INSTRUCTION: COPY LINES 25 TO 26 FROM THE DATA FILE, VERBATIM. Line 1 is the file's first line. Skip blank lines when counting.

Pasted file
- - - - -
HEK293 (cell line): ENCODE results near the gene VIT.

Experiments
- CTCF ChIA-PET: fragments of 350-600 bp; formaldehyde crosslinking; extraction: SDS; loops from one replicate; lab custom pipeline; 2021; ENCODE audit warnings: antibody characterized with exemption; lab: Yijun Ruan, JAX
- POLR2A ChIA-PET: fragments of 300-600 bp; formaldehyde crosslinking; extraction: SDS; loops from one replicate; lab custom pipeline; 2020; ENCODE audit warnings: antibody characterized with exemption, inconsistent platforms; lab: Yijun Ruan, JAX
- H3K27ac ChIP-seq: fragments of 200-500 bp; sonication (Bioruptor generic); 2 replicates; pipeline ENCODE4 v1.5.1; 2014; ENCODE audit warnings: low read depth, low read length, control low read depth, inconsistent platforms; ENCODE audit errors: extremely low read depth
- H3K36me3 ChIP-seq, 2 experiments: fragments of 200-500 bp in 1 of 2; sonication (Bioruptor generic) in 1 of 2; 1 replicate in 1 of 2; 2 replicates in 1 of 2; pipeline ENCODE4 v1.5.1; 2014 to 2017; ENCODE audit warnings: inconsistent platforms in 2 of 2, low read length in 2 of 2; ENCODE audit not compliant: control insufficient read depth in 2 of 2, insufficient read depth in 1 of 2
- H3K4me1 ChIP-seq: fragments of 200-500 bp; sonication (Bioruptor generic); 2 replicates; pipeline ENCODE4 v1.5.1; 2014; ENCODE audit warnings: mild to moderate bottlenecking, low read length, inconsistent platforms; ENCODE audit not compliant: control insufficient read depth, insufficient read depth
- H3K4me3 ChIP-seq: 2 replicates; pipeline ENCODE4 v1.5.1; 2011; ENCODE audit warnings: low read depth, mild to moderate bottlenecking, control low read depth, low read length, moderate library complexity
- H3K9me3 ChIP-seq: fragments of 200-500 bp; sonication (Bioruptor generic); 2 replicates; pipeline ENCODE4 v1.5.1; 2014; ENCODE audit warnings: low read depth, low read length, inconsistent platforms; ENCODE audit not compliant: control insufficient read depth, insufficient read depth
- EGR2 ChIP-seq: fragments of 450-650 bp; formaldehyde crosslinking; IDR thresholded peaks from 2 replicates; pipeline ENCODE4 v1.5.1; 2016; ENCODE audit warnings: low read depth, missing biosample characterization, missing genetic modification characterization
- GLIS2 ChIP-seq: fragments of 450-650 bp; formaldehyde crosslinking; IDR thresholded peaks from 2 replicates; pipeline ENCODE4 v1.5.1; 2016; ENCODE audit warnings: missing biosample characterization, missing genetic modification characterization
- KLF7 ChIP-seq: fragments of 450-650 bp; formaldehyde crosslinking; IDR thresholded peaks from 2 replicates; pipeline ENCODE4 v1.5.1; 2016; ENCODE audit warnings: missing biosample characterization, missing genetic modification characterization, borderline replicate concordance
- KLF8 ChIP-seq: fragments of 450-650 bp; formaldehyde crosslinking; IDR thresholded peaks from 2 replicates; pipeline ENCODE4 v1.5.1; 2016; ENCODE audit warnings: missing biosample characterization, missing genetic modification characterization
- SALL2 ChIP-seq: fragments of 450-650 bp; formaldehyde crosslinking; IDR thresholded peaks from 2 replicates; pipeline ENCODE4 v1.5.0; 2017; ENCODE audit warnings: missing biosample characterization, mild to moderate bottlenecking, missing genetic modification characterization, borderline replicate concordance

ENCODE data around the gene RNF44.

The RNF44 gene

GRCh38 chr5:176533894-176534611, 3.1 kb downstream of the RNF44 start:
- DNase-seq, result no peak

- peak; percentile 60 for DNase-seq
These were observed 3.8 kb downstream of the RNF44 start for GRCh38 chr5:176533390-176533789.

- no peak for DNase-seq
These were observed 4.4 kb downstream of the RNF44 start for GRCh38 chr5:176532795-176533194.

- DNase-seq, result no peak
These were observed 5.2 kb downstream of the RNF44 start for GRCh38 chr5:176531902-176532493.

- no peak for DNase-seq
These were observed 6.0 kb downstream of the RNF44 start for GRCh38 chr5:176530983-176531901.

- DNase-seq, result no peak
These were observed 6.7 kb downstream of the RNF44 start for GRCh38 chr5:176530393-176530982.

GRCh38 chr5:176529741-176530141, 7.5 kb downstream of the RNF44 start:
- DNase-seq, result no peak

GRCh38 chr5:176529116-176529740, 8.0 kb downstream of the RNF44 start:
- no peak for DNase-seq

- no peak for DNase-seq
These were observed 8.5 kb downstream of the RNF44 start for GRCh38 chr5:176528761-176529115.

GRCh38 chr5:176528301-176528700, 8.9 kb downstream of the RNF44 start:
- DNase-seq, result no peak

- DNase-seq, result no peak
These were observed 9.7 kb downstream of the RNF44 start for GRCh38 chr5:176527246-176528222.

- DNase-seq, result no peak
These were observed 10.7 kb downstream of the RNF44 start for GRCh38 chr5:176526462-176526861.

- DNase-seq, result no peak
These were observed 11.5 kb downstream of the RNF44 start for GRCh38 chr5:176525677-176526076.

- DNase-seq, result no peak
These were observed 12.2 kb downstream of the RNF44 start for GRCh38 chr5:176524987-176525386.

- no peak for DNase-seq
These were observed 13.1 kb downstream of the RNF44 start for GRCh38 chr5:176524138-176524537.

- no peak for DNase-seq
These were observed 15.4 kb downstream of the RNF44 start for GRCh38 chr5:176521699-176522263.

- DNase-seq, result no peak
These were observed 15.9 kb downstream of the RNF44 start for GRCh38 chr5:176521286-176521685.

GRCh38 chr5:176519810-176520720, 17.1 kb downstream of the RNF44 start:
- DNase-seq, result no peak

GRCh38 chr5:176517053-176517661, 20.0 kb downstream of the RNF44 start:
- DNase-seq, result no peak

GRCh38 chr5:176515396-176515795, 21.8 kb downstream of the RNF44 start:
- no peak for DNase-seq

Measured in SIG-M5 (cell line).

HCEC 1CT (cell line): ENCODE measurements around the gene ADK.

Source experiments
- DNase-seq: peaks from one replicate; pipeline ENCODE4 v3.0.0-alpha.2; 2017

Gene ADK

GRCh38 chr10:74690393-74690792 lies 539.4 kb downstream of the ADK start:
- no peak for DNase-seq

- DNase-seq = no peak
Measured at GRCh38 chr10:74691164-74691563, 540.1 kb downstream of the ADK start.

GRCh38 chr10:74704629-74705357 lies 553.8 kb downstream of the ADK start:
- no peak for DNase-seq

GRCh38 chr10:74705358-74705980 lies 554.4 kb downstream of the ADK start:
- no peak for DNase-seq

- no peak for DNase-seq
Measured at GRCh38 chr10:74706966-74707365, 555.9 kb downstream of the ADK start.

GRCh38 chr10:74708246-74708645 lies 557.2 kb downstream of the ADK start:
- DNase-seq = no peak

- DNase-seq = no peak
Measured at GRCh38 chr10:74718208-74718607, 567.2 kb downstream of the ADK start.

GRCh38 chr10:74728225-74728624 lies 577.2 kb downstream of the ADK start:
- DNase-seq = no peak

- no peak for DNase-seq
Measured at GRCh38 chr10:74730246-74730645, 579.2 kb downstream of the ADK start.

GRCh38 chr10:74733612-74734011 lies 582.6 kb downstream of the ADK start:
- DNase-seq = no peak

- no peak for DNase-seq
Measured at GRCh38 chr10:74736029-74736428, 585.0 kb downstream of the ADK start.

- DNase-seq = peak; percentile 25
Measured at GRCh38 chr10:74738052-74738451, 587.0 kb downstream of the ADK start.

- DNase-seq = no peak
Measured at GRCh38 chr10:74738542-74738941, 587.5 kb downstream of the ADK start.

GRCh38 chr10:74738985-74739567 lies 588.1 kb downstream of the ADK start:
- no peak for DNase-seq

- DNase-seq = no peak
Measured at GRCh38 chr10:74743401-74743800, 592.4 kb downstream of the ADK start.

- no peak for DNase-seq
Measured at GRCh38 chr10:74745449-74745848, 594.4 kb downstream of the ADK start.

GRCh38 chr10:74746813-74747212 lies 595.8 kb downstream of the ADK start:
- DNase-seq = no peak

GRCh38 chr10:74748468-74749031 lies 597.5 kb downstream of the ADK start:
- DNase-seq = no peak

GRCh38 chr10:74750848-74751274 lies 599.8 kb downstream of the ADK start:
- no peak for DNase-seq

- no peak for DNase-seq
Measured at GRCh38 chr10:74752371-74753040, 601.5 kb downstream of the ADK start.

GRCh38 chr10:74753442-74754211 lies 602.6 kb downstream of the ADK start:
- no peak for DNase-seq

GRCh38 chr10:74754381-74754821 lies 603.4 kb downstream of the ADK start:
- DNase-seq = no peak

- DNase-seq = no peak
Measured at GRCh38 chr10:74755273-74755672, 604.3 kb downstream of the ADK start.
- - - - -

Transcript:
- no peak for DNase-seq
These were observed 6.0 kb downstream of the RNF44 start for GRCh38 chr5:176530983-176531901.